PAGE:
In today's digital world, moving images extend far beyond the traditional movie screen. Cinema and New Media Studies explores film as an "intellectual nexus" - a way of thinking about the world across boundaries. And because film studies at Hamilton is combined with new media, students have opportunities to see the broader context of imagery and text in the production of knowledge and culture. Courses from throughout the curriculum examine the ways religion, race, ethnicity, gender, nationality, class, the natural environment and other social and physical forces are represented and explored in cinema and new media as artistic expression. Through the interdisciplinary minor in cinema and new media studies, students pursue historical and theoretical study and/or create photochemical, electronic and digital media as they construct or express individual artistic visions and cultural identities. Students analyze the uses of technology in representing and constructing knowledge by means of performance, programming or participation in the creation of multi-media documents and hands-on experience in class assignments. Courses in the program blend film history and theory, and focus on genres ranging from avant-garde to documentary film.
Integrating classroom learning with experiences and skills necessary in the non-academic world is one of the goals of Hamilton's liberal arts program. Students have hands-on opportunities to work with a variety of media. Examples include courses in which film or Web-based assignments are required, such as Virtual Worlds, Women Filmmakers and Seminar in e-Black Studies: Race and Cyberculture. A special opportunity came recently when students participated in a recent film treatment challenge presented by Thomas Tull, a Hamilton alumnus and founder/CEO of Legendary Pictures. Tull invited students to present an idea for a film for review by Legendary's production company professionals, who came to campus to hear "pitches." One student writer was selected to visit Legendary's headquarters in California to continue discussions with the firm's creative team. Hamilton brings to campus film writers and directors who lend insight into their work. Recent guests included world-class director Mira Nair (Mississippi Masala, Salaam Bombay, Vanity Fair) who discussed her film Monsoon Wedding, in which a family travels from around the world to reunite in New Delhi for a last-minute arranged marriage; Tracy Fullerton, who presented a lecture on online video game design; critically acclaimed Devil Music Ensemble, who provided musical accompaniment during the screening of the silent martial arts film Red Heroine; Iranian-born artist Shirin Neshat (Passage, Women Without Men); and Academy Award-winner and master of montage Chuck Workman (Precious Images).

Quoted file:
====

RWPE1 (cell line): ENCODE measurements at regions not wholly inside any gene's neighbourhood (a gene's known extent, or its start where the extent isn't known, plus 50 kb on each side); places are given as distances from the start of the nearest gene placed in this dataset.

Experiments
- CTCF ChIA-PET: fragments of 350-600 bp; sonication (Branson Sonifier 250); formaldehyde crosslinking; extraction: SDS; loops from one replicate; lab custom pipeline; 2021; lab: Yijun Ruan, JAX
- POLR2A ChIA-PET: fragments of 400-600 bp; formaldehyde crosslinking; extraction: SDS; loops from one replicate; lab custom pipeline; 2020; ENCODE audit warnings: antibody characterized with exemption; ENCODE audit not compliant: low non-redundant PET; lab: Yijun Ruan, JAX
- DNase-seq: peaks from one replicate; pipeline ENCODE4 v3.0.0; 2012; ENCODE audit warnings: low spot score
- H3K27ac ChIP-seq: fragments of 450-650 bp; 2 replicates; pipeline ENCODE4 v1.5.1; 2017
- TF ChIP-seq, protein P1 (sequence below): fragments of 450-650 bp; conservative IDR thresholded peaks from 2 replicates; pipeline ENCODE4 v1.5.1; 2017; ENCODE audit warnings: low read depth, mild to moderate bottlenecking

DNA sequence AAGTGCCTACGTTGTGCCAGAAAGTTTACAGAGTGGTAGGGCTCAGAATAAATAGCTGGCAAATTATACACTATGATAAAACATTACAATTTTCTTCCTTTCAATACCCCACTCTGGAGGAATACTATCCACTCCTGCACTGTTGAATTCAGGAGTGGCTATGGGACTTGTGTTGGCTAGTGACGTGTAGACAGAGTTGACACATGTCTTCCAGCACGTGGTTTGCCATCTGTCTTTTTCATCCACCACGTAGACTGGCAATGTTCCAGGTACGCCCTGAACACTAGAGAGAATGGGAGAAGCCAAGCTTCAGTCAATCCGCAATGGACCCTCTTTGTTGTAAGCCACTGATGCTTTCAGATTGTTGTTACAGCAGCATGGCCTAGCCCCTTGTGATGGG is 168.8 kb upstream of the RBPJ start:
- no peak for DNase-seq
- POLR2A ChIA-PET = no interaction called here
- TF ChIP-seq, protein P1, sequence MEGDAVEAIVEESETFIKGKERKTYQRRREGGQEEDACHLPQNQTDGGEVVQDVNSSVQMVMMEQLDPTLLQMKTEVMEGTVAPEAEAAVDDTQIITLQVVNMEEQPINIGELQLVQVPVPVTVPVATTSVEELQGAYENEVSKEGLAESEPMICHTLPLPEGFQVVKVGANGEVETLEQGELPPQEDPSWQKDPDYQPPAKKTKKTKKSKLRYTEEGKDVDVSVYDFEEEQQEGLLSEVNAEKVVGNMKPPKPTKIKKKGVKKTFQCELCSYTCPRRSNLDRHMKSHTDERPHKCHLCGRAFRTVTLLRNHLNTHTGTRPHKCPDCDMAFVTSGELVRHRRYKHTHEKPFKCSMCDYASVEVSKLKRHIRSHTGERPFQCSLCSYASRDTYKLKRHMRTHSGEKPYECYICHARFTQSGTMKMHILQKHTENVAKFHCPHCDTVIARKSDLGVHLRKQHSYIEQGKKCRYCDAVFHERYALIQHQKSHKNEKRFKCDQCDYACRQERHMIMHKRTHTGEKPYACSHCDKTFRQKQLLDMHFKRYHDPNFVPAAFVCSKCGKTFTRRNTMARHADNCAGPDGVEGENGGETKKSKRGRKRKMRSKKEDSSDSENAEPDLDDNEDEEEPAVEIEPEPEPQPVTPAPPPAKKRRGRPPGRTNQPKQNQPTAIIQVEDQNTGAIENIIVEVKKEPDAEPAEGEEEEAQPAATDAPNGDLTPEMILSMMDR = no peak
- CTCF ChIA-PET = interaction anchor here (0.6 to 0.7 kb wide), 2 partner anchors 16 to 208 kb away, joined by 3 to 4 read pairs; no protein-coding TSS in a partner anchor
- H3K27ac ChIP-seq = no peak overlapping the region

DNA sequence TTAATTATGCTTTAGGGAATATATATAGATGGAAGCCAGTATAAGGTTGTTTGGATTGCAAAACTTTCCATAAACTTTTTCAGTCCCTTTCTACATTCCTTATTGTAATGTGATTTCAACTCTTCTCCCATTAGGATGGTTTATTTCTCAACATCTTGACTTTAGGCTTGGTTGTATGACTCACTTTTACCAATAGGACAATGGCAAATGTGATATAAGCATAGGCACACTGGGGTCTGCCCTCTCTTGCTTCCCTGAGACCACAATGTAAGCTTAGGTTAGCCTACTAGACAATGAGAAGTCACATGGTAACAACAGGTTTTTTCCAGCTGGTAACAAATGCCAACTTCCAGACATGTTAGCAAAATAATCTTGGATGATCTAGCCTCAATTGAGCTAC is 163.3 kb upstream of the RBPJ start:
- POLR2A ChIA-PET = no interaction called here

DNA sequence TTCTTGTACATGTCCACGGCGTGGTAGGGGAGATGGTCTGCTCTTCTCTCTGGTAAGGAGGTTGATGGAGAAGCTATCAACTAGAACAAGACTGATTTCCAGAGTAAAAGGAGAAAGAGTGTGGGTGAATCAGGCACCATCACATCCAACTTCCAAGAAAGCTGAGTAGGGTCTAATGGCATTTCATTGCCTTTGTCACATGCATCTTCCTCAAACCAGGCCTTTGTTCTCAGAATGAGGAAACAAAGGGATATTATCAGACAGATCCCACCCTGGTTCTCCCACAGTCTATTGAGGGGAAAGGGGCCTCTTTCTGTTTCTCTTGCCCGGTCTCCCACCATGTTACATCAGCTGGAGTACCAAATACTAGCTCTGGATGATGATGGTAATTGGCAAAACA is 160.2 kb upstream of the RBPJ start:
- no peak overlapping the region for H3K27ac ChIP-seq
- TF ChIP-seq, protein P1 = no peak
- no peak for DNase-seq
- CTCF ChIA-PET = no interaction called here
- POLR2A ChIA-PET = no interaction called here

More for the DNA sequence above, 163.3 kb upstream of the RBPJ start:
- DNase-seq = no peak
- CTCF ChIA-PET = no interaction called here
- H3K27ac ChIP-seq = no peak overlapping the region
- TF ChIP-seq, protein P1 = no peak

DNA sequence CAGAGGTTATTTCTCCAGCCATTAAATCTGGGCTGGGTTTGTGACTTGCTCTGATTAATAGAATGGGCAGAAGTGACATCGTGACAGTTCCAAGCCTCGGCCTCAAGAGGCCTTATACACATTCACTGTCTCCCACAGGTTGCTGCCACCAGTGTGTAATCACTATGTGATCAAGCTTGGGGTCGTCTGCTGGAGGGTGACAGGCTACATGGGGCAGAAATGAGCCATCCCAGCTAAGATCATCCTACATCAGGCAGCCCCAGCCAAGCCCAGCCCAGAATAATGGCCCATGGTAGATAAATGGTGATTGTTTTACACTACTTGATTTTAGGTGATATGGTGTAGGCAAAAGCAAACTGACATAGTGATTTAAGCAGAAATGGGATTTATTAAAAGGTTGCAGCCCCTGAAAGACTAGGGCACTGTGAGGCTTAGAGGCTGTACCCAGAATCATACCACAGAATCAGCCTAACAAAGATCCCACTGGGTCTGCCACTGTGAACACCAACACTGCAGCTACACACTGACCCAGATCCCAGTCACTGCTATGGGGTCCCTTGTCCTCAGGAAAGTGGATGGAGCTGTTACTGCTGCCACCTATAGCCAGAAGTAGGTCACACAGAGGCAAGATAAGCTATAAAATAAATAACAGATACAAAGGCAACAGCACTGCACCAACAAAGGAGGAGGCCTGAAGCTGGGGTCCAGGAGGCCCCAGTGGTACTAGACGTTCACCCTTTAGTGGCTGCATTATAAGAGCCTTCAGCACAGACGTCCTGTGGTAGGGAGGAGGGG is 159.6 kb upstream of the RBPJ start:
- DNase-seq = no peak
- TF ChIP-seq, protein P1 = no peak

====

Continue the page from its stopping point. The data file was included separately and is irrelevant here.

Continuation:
Research and technical support at Hamilton goes beyond mere access to materials and equipment. Our library, audio/visual and information technology staffs contribute to the learning experience by helping students think about the possibilities and limitations of the media they use. Students and faculty members utilize Hamilton's Media Library, which has a fine collection of DVDs and VHS for study and research. Students have access to digital cameras and various computer programs such as Second Life and Final Cut Pro.